On 2 July 1957, President Eisenhower approved Army PFC John A. Bennett’s death sentence for the rape and attempted murder of an 11-year-old Austrian girl. On 13 April 1961, PFC Bennett was executed. For 51 years after President Eisenhower acted, no President approved a military death sentence — a statutory prerequisite for the military to carry out an execution.
President Bush ended that half-century hiatus when he approved the death sentence of Army Spec 4 Ronald A. Gray in July. The Army then set a 10 December execution date. The Army planned to carry out the execution at the civilian federal death chamber at Terre Haute, Indiana, but using its own personnel. Then Gray sought a pre-habeas petition stay of execution from the United States District Court for the District of Kansas, which Senior Judge Rogers granted. Judge Rogers turned down the United States’ reconsideration request and entered a scheduling order under which Gray’s habeas petition is due on 1 April 2009.
This development is significant not only on its own terms, but also as an indication that the death penalty had not, as one commentator had argued, “effectively been abolished in the military justice system.” The launching of a habeas challenge to an approved death sentence probably also represents the greatest hope to bring consistency to the various circuits’ scopes of review that they apply when conducting collateral reviews of court-martial convictions, a problem that we discussed all the way back in the summer of 2007 here and, even earlier, here, where we noted this quotation from a brief by the Solicitor General:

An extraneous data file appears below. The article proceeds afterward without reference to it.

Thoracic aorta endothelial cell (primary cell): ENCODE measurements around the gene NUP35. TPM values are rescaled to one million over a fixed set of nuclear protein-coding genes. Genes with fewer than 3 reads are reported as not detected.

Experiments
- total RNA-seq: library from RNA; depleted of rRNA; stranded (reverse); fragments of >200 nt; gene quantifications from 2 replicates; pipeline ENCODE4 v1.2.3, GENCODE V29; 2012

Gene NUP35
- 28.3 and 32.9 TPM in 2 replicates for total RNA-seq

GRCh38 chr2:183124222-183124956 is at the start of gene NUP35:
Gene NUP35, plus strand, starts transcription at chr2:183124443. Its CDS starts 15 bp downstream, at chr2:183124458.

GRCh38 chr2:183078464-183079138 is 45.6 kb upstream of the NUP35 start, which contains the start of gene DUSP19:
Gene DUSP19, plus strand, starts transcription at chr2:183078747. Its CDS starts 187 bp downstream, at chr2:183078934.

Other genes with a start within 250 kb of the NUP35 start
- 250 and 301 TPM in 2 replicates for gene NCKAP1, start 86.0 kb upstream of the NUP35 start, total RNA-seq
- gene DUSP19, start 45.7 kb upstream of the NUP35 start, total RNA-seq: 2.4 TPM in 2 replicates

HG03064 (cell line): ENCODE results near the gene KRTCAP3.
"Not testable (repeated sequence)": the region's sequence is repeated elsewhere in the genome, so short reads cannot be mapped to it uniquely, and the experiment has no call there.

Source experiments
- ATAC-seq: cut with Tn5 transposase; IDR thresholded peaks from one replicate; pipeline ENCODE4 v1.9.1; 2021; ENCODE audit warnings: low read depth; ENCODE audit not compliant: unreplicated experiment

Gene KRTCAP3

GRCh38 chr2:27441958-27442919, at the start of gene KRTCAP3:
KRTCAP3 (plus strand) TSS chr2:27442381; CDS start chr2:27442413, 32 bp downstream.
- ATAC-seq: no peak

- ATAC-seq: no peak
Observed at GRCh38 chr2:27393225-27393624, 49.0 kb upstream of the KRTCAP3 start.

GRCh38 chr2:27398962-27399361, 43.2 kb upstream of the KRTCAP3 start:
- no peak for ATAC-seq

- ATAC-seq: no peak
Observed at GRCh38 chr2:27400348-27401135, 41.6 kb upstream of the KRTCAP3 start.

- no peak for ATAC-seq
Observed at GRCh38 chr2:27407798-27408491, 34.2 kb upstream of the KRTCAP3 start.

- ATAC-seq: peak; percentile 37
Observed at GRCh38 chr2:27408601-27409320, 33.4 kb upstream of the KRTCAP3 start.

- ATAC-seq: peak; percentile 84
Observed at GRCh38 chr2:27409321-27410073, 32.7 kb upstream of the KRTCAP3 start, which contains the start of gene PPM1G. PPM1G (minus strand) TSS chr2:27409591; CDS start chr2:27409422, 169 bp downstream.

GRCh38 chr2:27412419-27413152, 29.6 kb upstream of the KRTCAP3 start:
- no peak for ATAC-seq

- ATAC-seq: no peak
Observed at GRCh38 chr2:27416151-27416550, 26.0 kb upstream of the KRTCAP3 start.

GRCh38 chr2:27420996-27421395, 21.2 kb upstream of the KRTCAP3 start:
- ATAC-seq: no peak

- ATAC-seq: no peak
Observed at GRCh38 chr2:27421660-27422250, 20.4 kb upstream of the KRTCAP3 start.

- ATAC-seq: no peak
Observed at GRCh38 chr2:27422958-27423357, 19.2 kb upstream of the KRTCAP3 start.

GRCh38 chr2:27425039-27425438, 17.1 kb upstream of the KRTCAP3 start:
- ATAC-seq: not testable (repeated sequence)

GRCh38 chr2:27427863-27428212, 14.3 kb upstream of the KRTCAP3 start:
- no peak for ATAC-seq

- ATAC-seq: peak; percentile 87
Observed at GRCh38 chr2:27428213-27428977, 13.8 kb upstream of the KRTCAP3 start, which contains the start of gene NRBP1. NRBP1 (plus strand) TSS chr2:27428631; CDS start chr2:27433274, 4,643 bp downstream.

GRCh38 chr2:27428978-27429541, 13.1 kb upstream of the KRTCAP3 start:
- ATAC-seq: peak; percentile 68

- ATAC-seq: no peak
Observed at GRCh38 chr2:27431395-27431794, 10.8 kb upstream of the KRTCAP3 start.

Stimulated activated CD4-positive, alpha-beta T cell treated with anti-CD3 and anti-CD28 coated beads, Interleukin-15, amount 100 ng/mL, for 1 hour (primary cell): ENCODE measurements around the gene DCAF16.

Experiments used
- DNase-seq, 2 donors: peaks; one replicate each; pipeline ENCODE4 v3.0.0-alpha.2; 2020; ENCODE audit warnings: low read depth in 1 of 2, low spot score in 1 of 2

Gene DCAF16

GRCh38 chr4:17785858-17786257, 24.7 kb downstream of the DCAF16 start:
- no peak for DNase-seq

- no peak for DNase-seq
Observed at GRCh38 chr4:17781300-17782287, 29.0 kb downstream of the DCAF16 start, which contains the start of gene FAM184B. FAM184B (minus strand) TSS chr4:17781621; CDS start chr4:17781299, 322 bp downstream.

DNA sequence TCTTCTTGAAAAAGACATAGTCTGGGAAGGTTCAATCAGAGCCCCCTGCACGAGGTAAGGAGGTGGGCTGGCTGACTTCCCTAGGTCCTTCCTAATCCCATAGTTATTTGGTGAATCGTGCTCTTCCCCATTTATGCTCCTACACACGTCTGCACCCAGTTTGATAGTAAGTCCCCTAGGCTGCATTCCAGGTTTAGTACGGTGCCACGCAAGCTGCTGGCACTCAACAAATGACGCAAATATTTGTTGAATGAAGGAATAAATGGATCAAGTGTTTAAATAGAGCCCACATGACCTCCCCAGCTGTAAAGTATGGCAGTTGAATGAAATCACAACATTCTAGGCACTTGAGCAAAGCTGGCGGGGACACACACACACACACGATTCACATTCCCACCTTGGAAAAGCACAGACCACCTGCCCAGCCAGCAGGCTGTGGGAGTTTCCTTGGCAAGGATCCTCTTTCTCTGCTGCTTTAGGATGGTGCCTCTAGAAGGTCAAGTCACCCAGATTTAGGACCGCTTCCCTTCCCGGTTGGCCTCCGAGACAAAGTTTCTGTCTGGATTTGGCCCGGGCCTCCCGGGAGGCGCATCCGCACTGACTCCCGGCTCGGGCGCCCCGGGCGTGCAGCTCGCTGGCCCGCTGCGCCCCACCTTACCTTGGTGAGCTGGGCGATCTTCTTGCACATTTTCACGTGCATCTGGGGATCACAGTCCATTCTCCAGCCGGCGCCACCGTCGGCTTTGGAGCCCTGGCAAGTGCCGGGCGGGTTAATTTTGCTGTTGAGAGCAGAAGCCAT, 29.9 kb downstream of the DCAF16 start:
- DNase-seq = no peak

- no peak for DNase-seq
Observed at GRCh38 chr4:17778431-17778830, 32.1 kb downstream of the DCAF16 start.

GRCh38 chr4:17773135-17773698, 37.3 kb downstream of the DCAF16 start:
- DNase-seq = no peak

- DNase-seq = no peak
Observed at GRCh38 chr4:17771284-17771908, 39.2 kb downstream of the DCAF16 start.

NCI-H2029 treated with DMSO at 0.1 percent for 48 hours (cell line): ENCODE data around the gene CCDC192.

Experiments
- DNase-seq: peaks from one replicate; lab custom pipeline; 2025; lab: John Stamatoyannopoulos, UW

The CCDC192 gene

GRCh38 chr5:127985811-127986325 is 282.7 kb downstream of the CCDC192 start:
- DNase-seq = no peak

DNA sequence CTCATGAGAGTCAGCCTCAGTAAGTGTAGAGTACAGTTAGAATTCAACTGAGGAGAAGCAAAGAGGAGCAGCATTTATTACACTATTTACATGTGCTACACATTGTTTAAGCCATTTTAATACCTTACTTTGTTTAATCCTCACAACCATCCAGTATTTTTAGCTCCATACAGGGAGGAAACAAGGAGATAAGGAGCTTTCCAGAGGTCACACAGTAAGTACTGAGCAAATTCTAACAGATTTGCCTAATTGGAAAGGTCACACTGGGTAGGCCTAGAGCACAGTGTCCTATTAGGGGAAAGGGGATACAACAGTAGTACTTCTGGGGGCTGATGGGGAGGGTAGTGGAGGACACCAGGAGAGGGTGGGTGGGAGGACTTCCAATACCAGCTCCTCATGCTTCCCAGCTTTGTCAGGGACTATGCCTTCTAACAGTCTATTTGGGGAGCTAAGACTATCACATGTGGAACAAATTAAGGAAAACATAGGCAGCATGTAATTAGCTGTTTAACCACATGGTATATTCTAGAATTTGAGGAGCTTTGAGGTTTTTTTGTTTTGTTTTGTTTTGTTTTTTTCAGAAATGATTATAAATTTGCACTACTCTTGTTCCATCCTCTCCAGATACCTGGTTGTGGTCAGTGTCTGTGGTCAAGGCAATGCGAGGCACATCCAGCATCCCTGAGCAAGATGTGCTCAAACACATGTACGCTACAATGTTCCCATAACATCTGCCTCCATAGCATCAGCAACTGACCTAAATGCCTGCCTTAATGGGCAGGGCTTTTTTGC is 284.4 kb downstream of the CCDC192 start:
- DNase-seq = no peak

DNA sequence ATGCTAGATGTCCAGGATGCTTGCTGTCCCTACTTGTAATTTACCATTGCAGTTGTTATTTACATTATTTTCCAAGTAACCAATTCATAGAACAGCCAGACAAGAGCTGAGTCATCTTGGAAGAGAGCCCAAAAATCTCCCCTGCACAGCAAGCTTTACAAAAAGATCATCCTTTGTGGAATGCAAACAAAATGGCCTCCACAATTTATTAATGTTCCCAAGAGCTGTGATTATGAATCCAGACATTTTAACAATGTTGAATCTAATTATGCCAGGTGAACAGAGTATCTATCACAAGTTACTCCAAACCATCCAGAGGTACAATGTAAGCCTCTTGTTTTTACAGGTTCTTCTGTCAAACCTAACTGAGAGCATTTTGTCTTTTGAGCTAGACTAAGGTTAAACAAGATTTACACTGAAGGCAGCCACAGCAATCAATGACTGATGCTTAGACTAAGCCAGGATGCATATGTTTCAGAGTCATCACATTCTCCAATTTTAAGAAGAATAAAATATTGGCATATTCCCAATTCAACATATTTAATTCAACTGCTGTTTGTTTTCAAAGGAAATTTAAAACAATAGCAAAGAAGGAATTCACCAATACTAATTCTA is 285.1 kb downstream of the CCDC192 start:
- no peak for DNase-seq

As one court of appeals recently noted, since this Court’s decision in [Burns v. Wilson, 346 U.S. 137 (1953),] “[t]he degree to which a federal habeas court may consider claims of errors committed in a military trial has * * * been the subject of controversy and remains unclear.” Brosius v. Warden, U.S. Penitentiary, 278 F.3d 239, 242 (3d Cir.) (Alito, J.), cert. denied, 537 U.S. 947 (2002).
Brief for the Respondents in Opposition, New v. Gates, No. 06-691, at 12 (March 2007).
On the other hand, here’s an interesting (but no doubt heterodox) law review article in which Professor Amanda Frost of AU’s Washington College of Law argues that SCOTUS gives too much weight to resolving circuit splits when deciding which cases to grant and that it should “adjust its case selection process to de-emphasize uniformity in favor of other values.” Amanda Frost, Overvaluing Uniformity, 94 Va. L. Rev. 1567, 1630-39 (2008).
We’ll continue to follow the habeas litigation in Gray in 2009.
Happy New Year, everyone! We’ll post #3 in the top 10 list next year — er, tomorrow.